Sunday, May 16, 2021

Culture Of Jordan

AsiaJordanCulture Of Jordan

Art, cinema, museums and music in Jordan

Many institutions in Jordan aim to raise cultural awareness of Jordanian art and represent Jordan’s artistic movements in fields such as painting, sculpture, graffiti and photography. The art scene has developed in recent years and Jordan has become a haven for artists from surrounding countries. In January 2016, a Jordanian film called Theeb was nominated for Best Foreign Language Film at the Academy Awards for the first time.

The largest museum in Jordan is the Jordan Museum. It contains much of the country’s valuable archaeological finds, including some of the Dead Sea Scrolls, the Neolithic limestone statues of ‘Ain Ghazal and a copy of the Mesha Stele. Most museums in Jordan are located in Amman, including The Children’s Museum Jordan, The Martyr’s Memorial and Museum and the Royal Automobile Museum. Museums outside Amman include the Aqaba Archaeological Museum. The Jordan National Gallery of Fine Arts is a major contemporary art museum in Amman.

Music in Jordan is now developing with many new bands and artists now popular in the Middle East. Artists such as Omar Al-Abdallat, Toni Qattan and Hani Metwasi have increased the popularity of Jordanian music. The Jerash Festival is an annual music event that features popular Arab singers. The pianist and composer Zade Dirani has gained great international popularity. There is also an increasing growth of alternative Arab music bands that dominate the scene in the Arab world, including El Morabba3, Autostrad, JadaL, Akher Zapheer and Ayloul.

Sport in Jordan

Football is the most popular sport in Jordan. The national football team has improved in recent years, although they have not yet qualified for the World Cup. In 2013, Jordan lost the chance to play in the 2014 World Cup when they lost to Uruguay in the inter-association playoffs. This was Jordan’s highest advancement in World Cup qualifying rounds since 1986.The women’s football team is also gaining prestige and was ranked 58th in the world in March 2016. Jordan hosted the FIFA U-17 Women’s World Cup in 2016, the first sports tournament for women in the Middle East.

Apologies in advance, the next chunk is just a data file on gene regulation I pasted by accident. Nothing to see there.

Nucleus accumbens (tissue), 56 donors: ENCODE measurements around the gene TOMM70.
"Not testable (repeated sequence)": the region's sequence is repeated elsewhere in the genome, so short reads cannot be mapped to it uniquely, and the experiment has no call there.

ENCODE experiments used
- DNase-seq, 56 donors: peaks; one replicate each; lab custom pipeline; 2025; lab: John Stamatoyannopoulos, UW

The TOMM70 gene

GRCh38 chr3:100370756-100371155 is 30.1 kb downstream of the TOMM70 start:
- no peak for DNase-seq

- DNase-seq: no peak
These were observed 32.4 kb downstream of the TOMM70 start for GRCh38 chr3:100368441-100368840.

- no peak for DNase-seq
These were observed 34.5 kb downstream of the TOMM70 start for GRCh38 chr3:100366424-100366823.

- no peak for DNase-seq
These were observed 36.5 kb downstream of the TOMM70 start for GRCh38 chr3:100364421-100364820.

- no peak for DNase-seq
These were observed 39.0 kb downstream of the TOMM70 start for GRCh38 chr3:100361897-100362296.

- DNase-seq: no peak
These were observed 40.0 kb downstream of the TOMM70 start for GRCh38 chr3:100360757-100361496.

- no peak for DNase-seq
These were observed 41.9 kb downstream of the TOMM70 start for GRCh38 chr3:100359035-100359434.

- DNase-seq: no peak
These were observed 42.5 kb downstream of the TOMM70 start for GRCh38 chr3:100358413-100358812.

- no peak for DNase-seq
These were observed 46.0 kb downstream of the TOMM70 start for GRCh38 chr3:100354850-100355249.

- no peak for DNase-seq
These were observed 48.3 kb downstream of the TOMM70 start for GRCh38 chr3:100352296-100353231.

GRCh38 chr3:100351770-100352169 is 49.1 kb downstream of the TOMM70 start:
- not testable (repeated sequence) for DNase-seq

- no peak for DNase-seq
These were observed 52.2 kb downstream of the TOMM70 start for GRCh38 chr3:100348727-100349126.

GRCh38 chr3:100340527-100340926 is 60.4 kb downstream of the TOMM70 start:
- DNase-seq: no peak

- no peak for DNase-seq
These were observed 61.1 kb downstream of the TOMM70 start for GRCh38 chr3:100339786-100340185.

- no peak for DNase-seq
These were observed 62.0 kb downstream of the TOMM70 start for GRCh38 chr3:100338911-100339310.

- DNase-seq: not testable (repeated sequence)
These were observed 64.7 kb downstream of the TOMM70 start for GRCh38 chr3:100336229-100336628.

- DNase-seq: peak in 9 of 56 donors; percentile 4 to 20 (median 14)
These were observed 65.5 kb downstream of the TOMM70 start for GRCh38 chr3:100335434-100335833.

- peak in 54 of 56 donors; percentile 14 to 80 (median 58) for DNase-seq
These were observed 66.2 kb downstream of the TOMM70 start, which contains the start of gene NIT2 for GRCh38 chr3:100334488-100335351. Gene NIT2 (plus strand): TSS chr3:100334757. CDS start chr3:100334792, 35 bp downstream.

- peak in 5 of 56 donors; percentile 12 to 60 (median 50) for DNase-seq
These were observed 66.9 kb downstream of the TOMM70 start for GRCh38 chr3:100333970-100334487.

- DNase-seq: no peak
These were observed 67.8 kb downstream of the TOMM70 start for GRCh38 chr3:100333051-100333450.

Lesser-known sports are gaining popularity. Rugby is becoming more popular, with a rugby union recognised by the Jordanian Olympic Committee, which oversees three national teams. Although cycling is not widespread in Jordan, the sport is developing rapidly as a lifestyle and new way of getting around, especially among the youth. In 2014, the NGO Make Life Skate Life completed the construction of the 7Hills Skatepark, the first skatepark in the country, located in downtown Amman. The Jordanian national basketball team participates in various international and Middle Eastern tournaments. Local basketball teams include: Al-Orthodoxi Club, Al-Riyadi, Zain, Al-Hussein and Al-Jazeera.

Cuisine in Jordan

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As the eighth largest producer of olives in the world, olive oil is the most important cooking oil in Jordan. A common appetiser is hummus, a puree of chickpeas mixed with tahini, lemon and garlic. Ful medames is another well-known starter. It is a typical workers’ meal and has now also found its way onto the tables of the upper classes. A typical Jordanian meze often includes koubba maqliya, labaneh, baba ghanoush, tabbouleh, olives and pickles. Meze is generally accompanied by the Levantine alcoholic drink arak, which is made from grapes and aniseed and resembles ouzo, rakı and pastis. Sometimes Jordanian wine and beer are also used. The same dishes served without alcoholic beverages can also be called “muqabbilat” (appetisers) in Arabic.

The most distinctive Jordanian dish is mansaf, the national dish of Jordan. The dish is a symbol of Jordanian hospitality and is influenced by Bedouin culture. Mansaf is eaten on various occasions such as funerals, weddings and religious holidays. It consists of a plate of rice with meat cooked in thick yoghurt and sprinkled with nuts and sometimes herbs. According to an old tradition, the dish is eaten with the hands, but this tradition is not always used. Simple fresh fruit is often served towards the end of a Jordanian meal, but there are also desserts such as baklava, hareeseh, knafeh, halva and qatayef, a dish made especially for Ramadan. In Jordanian cuisine, drinking coffee and tea flavoured with na’na or meramiyyeh is almost a ritual.